Great Neck resident and avid bicyclist David Schlichting was killed by the driver of a van while riding his bicycle in Lake Success on Sunday, March 17, according to the Nassau County Police Department Homicide Squad. He was 66.
According to detectives, Schlichting was riding his bicycle east on the Long Island Expressway south service road between exits 33 and 34, near Great Neck South High School, when he was struck by the driver of an older model minivan, who did not stop to provide identification.
Though Schlichting was wearing a helmet, he was thrown off the bicycle and struck his head, which caused severe head trauma. Nassau County and Lake Success police responded and transported him by Nassau County Police Ambulance to a nearby hospital for treatment. A short time later, he was pronounced dead by hospital staff.
“Dave was a longtime and much-loved part of our extended Bike New York family,” said Len Diamond, board chair of Bike New York, a nonprofit that teaches safe bicycling and advocates for safe cycling conditions. “We’re outraged a driver could recklessly run him down and be so cowardly as to flee afterward. We urge Nassau County authorities to stay on the case and ensure the driver is caught.”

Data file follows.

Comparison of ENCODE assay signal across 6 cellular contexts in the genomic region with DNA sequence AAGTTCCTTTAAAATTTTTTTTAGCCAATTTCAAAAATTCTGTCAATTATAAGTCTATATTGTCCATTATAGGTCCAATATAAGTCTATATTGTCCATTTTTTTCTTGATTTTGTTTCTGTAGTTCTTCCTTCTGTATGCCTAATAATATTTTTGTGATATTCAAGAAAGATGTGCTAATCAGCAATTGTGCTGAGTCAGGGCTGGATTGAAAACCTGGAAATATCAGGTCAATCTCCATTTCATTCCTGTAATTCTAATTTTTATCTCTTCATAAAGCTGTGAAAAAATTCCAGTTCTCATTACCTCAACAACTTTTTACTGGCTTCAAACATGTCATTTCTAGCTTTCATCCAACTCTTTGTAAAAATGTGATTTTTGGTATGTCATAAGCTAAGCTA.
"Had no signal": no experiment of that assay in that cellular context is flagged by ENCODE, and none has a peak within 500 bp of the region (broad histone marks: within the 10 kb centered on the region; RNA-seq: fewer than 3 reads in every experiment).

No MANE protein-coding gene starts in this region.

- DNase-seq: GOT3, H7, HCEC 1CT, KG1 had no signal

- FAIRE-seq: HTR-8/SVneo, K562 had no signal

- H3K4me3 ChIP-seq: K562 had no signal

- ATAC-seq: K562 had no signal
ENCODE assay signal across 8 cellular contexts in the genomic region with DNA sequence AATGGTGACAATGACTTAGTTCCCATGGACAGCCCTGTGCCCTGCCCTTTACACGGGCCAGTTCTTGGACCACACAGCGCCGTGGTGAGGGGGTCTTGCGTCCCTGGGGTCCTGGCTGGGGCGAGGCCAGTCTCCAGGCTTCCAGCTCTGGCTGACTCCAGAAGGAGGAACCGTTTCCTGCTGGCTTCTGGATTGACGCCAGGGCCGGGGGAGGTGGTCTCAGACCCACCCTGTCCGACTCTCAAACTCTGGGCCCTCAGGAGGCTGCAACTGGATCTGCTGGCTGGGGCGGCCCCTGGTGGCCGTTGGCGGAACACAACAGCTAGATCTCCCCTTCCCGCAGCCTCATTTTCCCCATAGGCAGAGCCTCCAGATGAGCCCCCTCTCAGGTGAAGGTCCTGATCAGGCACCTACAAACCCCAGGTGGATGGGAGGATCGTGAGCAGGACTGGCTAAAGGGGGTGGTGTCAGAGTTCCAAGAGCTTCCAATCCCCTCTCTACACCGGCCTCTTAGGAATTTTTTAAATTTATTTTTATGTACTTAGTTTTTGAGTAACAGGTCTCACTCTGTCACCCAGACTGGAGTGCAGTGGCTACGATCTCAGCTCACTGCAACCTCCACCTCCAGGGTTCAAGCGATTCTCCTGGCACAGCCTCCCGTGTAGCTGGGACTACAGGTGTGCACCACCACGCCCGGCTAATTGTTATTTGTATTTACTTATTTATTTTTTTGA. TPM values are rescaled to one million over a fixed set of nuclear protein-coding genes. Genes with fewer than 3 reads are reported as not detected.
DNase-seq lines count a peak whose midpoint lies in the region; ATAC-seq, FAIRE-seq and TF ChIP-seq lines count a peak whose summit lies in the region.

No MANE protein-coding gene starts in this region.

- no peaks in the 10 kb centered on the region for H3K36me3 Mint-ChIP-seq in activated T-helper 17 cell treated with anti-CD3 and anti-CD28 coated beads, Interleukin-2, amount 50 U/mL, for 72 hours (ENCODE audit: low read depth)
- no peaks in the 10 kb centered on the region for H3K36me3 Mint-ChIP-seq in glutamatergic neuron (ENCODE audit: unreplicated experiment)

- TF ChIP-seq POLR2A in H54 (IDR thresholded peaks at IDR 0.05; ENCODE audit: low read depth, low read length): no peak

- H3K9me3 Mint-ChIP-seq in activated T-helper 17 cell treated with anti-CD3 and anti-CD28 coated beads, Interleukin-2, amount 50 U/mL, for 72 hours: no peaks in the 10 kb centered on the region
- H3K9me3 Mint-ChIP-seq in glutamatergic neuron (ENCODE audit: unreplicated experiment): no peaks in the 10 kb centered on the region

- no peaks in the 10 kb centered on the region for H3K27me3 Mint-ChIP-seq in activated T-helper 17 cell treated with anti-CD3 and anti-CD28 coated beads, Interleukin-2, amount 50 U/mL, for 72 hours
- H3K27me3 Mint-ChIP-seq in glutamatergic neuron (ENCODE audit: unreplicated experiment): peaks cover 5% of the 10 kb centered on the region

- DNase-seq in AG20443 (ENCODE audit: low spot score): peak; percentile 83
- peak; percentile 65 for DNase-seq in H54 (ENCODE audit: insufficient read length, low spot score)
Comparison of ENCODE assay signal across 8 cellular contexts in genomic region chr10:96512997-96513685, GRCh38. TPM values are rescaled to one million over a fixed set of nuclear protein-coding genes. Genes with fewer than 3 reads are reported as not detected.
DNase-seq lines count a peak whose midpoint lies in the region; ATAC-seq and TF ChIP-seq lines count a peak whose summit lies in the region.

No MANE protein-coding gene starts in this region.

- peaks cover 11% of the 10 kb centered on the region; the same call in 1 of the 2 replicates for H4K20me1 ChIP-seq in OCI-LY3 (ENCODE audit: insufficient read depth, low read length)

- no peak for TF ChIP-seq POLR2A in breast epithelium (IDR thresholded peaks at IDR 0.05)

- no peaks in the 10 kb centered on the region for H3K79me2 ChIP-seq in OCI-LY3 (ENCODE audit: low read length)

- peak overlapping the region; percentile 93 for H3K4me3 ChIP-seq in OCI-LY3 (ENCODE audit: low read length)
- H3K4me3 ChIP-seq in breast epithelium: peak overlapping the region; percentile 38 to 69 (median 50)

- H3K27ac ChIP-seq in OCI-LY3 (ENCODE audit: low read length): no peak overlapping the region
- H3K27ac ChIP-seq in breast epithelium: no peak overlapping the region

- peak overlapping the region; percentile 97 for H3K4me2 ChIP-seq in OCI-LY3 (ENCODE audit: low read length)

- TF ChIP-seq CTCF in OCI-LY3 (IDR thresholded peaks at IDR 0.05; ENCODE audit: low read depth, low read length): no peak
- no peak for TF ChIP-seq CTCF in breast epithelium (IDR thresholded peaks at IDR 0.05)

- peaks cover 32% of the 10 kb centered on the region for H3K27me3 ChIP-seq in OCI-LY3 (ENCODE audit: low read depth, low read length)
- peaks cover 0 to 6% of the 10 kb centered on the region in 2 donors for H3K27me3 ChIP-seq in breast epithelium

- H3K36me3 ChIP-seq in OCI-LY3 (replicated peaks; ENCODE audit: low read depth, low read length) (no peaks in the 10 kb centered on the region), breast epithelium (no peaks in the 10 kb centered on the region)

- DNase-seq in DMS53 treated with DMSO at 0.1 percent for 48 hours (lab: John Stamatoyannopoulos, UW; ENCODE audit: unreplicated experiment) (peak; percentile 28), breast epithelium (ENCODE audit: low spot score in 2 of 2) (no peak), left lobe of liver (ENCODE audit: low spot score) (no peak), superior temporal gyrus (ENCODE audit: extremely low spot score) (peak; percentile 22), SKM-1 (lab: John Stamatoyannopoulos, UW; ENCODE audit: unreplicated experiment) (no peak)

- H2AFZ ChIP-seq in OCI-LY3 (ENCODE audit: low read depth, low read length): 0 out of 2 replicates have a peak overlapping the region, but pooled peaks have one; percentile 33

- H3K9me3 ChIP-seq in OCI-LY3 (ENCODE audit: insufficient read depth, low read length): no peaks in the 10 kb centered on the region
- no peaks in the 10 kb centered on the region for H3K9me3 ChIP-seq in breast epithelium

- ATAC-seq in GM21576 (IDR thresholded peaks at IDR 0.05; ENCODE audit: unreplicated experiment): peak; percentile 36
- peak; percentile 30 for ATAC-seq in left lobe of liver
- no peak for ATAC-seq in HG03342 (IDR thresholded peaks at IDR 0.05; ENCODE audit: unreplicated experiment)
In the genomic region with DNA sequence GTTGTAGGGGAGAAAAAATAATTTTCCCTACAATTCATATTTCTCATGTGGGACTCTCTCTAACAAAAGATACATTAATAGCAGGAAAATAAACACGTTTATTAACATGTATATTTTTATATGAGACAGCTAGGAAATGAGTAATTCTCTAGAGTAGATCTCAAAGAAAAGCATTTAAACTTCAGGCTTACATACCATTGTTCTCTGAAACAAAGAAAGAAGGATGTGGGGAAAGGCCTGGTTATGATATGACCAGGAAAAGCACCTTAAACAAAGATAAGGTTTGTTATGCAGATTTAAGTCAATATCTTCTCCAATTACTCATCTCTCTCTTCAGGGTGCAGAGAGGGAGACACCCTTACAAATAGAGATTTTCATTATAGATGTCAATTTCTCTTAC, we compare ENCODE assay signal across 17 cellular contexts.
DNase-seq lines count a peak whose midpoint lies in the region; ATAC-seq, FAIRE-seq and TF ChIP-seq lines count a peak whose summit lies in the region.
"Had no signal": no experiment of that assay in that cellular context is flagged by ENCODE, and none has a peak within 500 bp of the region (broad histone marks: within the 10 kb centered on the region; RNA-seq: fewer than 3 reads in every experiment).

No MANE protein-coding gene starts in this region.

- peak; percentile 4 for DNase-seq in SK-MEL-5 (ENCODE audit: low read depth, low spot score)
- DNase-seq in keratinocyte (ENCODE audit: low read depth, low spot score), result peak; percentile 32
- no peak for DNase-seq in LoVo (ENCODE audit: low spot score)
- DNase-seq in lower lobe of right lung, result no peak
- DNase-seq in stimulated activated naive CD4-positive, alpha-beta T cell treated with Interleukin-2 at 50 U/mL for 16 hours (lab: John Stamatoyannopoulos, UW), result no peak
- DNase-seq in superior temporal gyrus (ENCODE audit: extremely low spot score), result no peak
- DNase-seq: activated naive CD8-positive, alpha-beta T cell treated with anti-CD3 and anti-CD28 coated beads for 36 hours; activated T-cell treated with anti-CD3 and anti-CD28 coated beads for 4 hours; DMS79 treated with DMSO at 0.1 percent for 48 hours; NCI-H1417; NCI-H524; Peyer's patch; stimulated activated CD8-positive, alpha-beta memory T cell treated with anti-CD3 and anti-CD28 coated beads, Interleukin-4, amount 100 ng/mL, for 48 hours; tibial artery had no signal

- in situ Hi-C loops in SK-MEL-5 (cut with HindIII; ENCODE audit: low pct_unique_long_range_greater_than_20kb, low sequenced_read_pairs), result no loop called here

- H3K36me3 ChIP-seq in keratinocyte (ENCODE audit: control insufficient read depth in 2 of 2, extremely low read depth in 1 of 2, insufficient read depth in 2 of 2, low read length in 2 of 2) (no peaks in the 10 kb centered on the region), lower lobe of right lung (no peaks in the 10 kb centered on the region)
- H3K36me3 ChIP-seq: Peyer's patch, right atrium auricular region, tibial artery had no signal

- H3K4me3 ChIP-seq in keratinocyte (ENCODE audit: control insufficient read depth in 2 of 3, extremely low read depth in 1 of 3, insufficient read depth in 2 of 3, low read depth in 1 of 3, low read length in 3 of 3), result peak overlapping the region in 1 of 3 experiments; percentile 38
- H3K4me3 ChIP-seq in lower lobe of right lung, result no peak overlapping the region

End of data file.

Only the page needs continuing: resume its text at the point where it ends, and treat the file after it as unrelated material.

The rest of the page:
Schlichting was involved in producing the Five Boro Bike Tour, America’s largest and most famous gathering of bicyclists, from its inception in the 1970s, and was a leader in other notable New York region cycling events, such as the Montauk Century.
He stayed involved in the TD Five Boro Tour as a marshal captain through 2018 and was scheduled to take part again this May.
The cycling enthusiast commuted by bike to his airline job at Kennedy Airport for many years.
“Dave was one of the most disciplined bike riders we know,” said Bike New York President and CEO Ken Podziba. “His tragic death shows no matter how experienced and careful a bike rider is, cyclists in the New York area will continue to die and be hurt until governments at all levels take street and road safety seriously enough to build networks of protected bike lanes, design streets to operate at safe speeds and get problem drivers out from behind the wheel.”
The investigation is ongoing, and detectives request that anyone with information regarding the crime contact Nassau County Crime Stoppers at 800-244-TIPS. All callers will remain anonymous.